A summary of its financial position as at June 2016 is as follows:
CMI has no debt and cash of $26.7 million. The cash was largely accumulated from the sale of the TJM division. Based on 34.8 million ordinary shares, its net asset position is $1.44 and the current asset less total liabilities per share is $1.17 compared to the current share price of $1.05 making it one of Graham’s net net which are rare nowdays.
I have analysed the market’s implicit value of CMI’s operations based on the current market capitalisation.
Netting off the cash balance from the current market capitalisation implies that the market is currently valuing the operating business at a PE ratio of 2.9x.
I think the market is far too pessimistic; assuming 100% of net profits is paid out an investor investing at these levels only needs 3 years to get a payback on his/ her investment. Therefore, to exceed market expectations at current prices, CMI does not need to find new customers, all its needs is for its existing customers to stick to the overhaul life cycle and replace them with new Minto couplers.
At current coal prices many local thermal coal miners are making a loss and new coal mines are unlikely to be commissioned. Longer term, coal as a source of energy globally is set to decline due to climate change which has negatively affected sentiment. However, I believe that Australian coal production will set to continue for many decades as:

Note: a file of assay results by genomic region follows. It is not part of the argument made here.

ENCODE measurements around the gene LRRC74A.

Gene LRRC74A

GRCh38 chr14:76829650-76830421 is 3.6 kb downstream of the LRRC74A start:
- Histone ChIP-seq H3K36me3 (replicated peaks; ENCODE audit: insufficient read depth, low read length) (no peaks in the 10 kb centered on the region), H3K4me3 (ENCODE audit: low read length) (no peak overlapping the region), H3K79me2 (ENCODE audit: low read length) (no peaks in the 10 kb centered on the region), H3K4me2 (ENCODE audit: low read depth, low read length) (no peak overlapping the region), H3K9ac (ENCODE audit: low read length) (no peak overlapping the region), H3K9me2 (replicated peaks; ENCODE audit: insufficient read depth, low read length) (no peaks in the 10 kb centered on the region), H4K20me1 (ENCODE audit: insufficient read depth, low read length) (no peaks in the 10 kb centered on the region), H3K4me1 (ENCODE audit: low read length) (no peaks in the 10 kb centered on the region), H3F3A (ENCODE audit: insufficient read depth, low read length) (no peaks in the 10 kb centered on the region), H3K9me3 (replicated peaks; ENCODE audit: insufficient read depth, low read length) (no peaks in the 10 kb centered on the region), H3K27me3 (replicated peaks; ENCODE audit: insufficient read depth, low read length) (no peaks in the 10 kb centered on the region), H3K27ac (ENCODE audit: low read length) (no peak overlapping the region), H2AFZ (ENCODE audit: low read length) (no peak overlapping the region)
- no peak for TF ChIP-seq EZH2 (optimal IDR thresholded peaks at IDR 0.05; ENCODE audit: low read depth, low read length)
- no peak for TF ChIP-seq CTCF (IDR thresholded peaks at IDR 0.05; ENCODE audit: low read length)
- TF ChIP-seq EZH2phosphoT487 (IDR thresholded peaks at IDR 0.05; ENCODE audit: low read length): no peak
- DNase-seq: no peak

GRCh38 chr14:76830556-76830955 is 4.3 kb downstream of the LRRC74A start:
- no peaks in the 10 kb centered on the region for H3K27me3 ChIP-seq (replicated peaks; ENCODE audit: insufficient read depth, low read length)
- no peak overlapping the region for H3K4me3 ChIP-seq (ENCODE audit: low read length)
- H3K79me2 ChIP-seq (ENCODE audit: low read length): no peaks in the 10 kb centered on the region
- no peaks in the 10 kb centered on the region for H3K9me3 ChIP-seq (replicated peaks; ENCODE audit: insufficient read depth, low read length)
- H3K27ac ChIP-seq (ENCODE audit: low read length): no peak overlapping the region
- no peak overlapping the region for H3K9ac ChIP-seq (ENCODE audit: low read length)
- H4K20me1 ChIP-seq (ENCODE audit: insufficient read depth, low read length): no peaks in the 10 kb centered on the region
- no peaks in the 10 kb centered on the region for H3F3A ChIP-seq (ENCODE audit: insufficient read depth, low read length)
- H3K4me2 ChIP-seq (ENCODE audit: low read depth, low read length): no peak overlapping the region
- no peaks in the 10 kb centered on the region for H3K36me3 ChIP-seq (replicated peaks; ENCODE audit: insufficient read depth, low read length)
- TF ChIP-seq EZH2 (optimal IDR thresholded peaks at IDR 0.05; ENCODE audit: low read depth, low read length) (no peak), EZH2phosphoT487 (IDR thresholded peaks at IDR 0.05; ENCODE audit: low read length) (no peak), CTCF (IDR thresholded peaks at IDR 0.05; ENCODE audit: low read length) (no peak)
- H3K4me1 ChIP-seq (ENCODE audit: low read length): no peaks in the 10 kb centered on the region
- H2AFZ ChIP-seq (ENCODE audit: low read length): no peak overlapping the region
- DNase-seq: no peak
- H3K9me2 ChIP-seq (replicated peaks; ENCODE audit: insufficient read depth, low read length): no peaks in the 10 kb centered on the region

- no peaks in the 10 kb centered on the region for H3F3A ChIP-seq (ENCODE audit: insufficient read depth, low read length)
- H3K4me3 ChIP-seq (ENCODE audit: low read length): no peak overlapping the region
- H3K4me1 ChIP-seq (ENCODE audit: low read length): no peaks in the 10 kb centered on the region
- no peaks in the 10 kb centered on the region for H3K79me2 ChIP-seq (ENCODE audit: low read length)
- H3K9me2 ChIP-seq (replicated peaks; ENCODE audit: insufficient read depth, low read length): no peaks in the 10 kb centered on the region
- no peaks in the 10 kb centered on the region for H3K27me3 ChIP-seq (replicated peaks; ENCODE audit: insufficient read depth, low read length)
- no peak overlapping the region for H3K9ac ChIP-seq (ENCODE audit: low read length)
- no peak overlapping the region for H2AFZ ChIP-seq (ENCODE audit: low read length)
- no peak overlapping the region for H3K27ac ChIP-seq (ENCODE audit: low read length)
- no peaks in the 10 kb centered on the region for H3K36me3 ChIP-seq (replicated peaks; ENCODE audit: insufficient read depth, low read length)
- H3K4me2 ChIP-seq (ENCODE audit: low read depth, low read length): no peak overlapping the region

- Even though coal prices have halved since 2012, underground coal mine production has increased over the past 5 years as coal miners have managed to slash production cost.
Source: Department of Industry, Innovation and Science – Office of the Chief Economist
- Production is likely to be maintained in the short term regardless of coal price movements given many coal miners have signed take or pay contract with rail and port providers.
- The US, China and Indonesia have all experienced declines in coal output. These declines are driven by government policy and declining coal prices. Large coal miners such as Peabody Energy have filed for bankruptcy under Chapter 11. The fall in global production will help to support coal prices and the recent uptick in coal prices (August – US$72 per ton) maybe a sign that the bottom has passed.
- Although there has been some decoupling of the Australian dollar to commodity prices, by and large the Australian dollar is still seen as a “commodity currency”. This has benefited coal miners as the fall in US dollar coal prices was cushioned by a corresponding fall in the Australian dollar. The Australian dollar is unlikely to be completely decoupled from commodity prices given resources are significant Australian exports which is an advantage to Australian miners.